Atari Jaguar

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Atari Jaguar
Jaguar Logo.png
Atari Jaguar with the standard controller
Developer Atari Corporation
Manufacturer IBM
Type Home video game console
Generation Fifth generation
Release date
  • NA: November 23, 1993 [1]
  • EU: June 27, 1994
  • DE: September 1, 1994 [3]
  • JP: December 8, 1994 [4]
Lifespan 19931996
Introductory price US$249.99 [6]
GB£199.99-299.99 [7]
AU$700 [8]
DM550-600 [3]
JP¥29,800 [9]
SPtas39,990 [5]
  • WW: 1996
Units sold<250,000 [6] [10]
Media ROM cartridge
CPU Motorola 68000, 2 custom RISC processors
Memory2 MB RAM
StorageInternal RAM, cartridge
Best-selling game Alien vs Predator (85,000) [11]
Predecessor Atari Panther (cancelled)

The Atari Jaguar is a home video game console that was developed by Atari Corporation. The console is the sixth programmable console to be developed under the Atari brand, originally released in North America in November 1993. It is also the last Atari console to use physical media. Controversially, Atari marketed the Jaguar as being the first 64-bit video game console, [1] while competing with the existing 16-bit consoles (Sega Genesis and Super Nintendo Entertainment System) and the 32-bit 3DO Interactive Multiplayer platform (which launched the same year).

A home video game console, or simply home console, is a video game device that is primarily used for home gamers, as opposed to in arcades or some other commercial establishment. Home consoles are one type of video game consoles, in contrast to the handheld game consoles which are smaller and portable, allowing people to carry them and play them at any time or place, along with microconsoles and dedicated consoles.

Atari Corporation computer and video game console manufacturer

Atari Corporation was an American manufacturer of computers and video game consoles from 1984 to 1996. Atari Corp. was founded in July 1984 when Warner Communications sold the home computing and game console divisions of Atari, Inc. to Jack Tramiel. Its chief products were the Atari ST, Atari XE, Atari 7800, Atari Lynx, and Atari Jaguar.

Sega Genesis Fourth-generation home video game console and fourth developed by Sega

The Sega Genesis, known as the Mega Drive in regions outside of North America, is a 16-bit home video game console developed and sold by Sega. The Genesis is Sega's third console and the successor to the Master System. Sega released it as the Mega Drive in Japan in 1988, followed by North America as the Genesis in 1989. In 1990, it was distributed as the Mega Drive by Virgin Mastertronic in Europe, Ozisoft in Australasia, and Tectoy in Brazil. In South Korea, it was distributed by Samsung as the Super Gam*Boy and later the Super Aladdin Boy.


Development on the Atari Jaguar started in the early 1990s by Flare Technology. The console was released to test markets in New York City and San Francisco in November 1993 and to the general public in 1994. The Jaguar shipped with Cybermorph as the pack-in game. [12]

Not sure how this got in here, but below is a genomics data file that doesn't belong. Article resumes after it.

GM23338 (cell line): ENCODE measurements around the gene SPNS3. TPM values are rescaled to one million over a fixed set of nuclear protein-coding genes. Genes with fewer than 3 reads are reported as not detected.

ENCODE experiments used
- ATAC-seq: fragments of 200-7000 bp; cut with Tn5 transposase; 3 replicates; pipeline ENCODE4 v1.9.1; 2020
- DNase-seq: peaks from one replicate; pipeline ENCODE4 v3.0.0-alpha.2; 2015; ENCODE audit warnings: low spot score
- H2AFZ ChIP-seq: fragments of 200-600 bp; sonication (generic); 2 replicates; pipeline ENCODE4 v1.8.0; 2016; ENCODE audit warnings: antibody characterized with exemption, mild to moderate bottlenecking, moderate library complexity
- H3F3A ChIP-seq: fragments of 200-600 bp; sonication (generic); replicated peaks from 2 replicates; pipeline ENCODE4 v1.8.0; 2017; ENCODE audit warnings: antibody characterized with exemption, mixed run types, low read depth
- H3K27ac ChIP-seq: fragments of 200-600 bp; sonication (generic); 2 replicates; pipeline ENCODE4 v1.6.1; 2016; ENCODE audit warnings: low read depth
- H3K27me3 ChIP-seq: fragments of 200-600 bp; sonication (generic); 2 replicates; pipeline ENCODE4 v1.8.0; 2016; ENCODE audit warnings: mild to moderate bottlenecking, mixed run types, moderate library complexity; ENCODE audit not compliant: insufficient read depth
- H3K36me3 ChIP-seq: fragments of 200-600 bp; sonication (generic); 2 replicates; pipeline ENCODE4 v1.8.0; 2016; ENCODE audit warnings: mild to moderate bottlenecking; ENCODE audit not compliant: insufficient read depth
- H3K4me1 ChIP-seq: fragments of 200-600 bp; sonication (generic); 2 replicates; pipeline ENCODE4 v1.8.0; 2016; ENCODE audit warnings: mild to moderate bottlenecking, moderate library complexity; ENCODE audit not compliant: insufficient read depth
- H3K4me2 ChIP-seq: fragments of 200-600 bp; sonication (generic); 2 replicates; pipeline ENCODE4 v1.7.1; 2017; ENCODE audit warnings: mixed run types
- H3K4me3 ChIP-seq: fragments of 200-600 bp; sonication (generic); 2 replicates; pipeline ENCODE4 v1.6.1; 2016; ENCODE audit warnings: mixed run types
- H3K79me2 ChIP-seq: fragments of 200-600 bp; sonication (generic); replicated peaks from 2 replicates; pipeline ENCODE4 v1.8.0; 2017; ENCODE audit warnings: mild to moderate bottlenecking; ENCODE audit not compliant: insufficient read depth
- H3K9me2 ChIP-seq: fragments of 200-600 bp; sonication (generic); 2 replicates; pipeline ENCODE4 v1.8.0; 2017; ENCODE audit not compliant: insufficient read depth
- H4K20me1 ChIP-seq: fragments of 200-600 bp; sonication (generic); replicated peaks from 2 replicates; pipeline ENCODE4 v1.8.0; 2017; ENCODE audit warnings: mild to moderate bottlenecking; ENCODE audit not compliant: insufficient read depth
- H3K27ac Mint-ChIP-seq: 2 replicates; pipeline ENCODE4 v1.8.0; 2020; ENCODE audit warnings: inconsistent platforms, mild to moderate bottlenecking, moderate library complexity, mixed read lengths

Flare Technology was a computer hardware company based in Cambridge, United Kingdom. It was founded in 1986 by Martin Brennan, Ben Cheese, and John Mathieson, former engineers at Sinclair Research.

New York City Largest city in the United States

The City of New York, usually called either New York City (NYC) or simply New York (NY), is the most populous city in the United States. With an estimated 2018 population of 8,398,748 distributed over a land area of about 302.6 square miles (784 km2), New York is also the most densely populated major city in the United States. Located at the southern tip of the state of New York, the city is the center of the New York metropolitan area, the largest metropolitan area in the world by urban landmass and one of the world's most populous megacities, with an estimated 19,979,477 people in its 2018 Metropolitan Statistical Area and 22,679,948 residents in its Combined Statistical Area. A global power city, New York City has been described as the cultural, financial, and media capital of the world, and exerts a significant impact upon commerce, entertainment, research, technology, education, politics, tourism, art, fashion, and sports. The city's fast pace has inspired the term New York minute. Home to the headquarters of the United Nations, New York is an important center for international diplomacy.

San Francisco Consolidated city-county in California, US

San Francisco, officially City and County of San Francisco and colloquially known by its initialism SF, is a city in, and the cultural, commercial, and financial center of, Northern California. San Francisco is the 13th most populous city in the United States, and the fourth most populous in California, with 883,305 residents as of 2018. It covers an area of about 46.89 square miles (121.4 km2), mostly at the north end of the San Francisco Peninsula in the San Francisco Bay Area, making it the second most densely populated large U.S. city, and the fifth most densely populated U.S. county, behind only four of the five New York City boroughs. San Francisco is the 12th-largest metropolitan statistical area in the United States, with 4,729,484 people in 2018. With San Jose, it forms the fifth most populous combined statistical area in the United States, the San Jose–San Francisco–Oakland, CA Combined Statistical Area.

The multi-chip architecture, hardware bugs, and lacking developer support tools made game development difficult. Underwhelming sales further contributed to the console's lack of third-party support. [12] This, in addition to the lack of internal development at Atari, led to a games library comprising only 50 licensed titles, plus another 13 games on the Jaguar CD.